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No longer MSW in Great Neck, New York

50 months ago

Karennal in Trenton, New Jersey said: Re: NoLongerMSW - While I do not share this person's attitude toward clients and patients, I am glad someone is addressing the overall poor mental health of many agencies, hospitals, and their management. With clients presenting very challenging issues and families in crisis, you would think that management and coworkers would support each other. Instead, there is politics, game-playing, and dysfunctionality that just add to the stress of these low-paying jobs. And many social workers bill themselves as psychotherapists, which is alarming. However, if one is not a "people person", why pick a field that has the word "social" in the title?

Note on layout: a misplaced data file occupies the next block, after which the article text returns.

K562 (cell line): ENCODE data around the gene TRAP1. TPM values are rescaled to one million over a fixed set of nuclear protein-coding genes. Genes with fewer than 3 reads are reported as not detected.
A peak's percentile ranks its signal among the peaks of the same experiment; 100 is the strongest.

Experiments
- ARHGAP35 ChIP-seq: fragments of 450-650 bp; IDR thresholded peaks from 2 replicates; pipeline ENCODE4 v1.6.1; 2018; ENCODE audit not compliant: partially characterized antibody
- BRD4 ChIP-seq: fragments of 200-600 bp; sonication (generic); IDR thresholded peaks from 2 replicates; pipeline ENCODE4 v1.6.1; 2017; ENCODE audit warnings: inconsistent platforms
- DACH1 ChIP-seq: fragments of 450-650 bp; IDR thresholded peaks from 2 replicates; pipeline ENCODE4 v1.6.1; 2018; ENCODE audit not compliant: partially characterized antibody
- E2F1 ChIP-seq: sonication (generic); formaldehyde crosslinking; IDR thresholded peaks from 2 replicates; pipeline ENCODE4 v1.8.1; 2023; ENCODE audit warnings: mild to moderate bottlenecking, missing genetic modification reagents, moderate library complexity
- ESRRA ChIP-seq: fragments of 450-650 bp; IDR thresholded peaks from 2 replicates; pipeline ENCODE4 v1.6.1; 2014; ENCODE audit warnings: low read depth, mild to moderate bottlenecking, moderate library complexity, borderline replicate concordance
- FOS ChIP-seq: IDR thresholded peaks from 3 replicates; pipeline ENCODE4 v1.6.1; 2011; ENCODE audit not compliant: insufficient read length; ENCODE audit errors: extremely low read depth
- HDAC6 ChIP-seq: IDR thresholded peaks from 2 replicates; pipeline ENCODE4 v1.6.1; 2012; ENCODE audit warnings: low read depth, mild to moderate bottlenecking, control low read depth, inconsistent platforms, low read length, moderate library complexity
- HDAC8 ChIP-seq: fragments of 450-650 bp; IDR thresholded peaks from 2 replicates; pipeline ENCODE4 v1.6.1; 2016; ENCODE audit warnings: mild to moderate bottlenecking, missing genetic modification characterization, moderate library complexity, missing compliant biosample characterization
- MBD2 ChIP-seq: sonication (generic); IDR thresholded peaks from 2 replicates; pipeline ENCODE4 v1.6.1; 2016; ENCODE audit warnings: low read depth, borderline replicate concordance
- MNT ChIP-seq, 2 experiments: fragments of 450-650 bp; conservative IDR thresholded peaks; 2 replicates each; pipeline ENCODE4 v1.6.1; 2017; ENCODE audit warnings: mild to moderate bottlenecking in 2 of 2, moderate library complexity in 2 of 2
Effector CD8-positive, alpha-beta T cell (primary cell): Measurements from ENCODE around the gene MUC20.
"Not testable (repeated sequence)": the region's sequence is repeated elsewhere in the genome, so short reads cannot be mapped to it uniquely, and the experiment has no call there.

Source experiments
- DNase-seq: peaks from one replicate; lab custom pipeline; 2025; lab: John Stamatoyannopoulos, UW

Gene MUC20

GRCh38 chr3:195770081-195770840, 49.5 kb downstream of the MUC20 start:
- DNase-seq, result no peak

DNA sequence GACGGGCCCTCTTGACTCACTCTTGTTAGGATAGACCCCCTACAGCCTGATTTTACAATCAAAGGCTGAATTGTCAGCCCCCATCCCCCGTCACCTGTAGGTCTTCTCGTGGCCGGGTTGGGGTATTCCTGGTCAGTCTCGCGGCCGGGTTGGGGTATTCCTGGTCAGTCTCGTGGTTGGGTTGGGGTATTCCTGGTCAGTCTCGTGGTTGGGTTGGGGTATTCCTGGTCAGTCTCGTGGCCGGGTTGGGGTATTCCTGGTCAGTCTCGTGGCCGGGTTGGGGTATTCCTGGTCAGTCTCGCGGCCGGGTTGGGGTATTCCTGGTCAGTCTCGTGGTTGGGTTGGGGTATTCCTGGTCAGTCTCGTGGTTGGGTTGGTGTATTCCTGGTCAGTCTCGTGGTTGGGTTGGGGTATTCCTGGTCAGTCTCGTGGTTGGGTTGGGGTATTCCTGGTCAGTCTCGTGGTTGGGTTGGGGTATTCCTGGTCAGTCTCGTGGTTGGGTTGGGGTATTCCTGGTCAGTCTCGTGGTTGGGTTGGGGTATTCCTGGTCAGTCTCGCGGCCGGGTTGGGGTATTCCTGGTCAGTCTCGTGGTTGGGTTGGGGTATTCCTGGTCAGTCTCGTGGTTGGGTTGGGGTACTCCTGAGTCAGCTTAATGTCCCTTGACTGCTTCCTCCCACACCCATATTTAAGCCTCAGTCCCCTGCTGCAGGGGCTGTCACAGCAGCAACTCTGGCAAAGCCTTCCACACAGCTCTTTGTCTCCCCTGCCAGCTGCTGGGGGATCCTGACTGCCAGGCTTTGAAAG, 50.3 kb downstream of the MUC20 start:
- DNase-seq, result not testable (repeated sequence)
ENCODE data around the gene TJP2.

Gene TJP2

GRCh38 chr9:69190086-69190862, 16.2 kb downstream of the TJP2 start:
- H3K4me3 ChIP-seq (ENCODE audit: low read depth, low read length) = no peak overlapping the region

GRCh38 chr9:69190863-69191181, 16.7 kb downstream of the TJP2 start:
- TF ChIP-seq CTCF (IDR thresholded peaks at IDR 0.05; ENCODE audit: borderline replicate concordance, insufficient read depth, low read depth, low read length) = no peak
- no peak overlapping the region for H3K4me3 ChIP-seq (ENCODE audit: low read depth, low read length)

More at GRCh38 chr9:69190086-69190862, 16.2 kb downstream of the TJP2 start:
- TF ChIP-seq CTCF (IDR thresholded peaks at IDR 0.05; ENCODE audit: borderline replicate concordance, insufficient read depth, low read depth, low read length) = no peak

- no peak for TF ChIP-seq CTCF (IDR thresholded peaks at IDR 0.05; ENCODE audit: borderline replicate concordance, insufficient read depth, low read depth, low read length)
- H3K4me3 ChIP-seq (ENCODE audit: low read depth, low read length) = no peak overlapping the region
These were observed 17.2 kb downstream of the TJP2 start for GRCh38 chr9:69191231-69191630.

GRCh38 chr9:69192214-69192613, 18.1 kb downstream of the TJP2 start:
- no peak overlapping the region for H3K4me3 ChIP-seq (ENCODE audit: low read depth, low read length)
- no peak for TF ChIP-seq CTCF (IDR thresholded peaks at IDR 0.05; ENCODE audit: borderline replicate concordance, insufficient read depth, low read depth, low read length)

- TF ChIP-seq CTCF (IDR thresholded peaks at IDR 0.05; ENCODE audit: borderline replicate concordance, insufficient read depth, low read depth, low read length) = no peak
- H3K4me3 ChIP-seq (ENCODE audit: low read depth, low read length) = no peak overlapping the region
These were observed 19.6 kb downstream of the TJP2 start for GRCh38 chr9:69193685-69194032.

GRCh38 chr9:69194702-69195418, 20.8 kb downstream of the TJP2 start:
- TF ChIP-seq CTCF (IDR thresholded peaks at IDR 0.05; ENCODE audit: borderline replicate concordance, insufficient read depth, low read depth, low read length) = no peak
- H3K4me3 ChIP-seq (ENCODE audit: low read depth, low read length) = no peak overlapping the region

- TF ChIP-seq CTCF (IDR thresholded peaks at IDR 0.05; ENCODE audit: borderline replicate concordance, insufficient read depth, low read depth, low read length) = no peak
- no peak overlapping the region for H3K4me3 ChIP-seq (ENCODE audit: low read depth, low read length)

There is a lot of back stabbing among co-workers. It's funny how people in a helping profession tend to be the one's with the least empathy. I can go into dozen's of stories about the emotionally fractured co-worker's/supervisors I have met. Why did I go into the field? Well..... I have a B.A. in psych. I did psych because I knew it was an easy major, and I wanted to go to med school and had to take all the science prereqs... I had a 3.2 overall GPA with about 3.4 in the sciences which is really my strength. I applied, but could not get into an American Medical School. I went to a Carib med school. My roommate bailed after the first week. I hated the conditions down there and left after 6 weeks. That was the biggest mistake in my life! This was St. George's in Greneda. When I went it was very primitive. No A/c, water outages, electricity going on and off, hot as hell. I felt like I was suffering. Also I love to run....and couldn't run down there because it was 100 degrees everyday. I hated every minute of it. I was suffering. But it was a good opportunity. So I got my MSW as a plan B with a psych major. Should have stayed in Greneda and gone into a field of medicine I enjoyed. Probably something like radiology or pathology. I find dealing with people.....very stressful.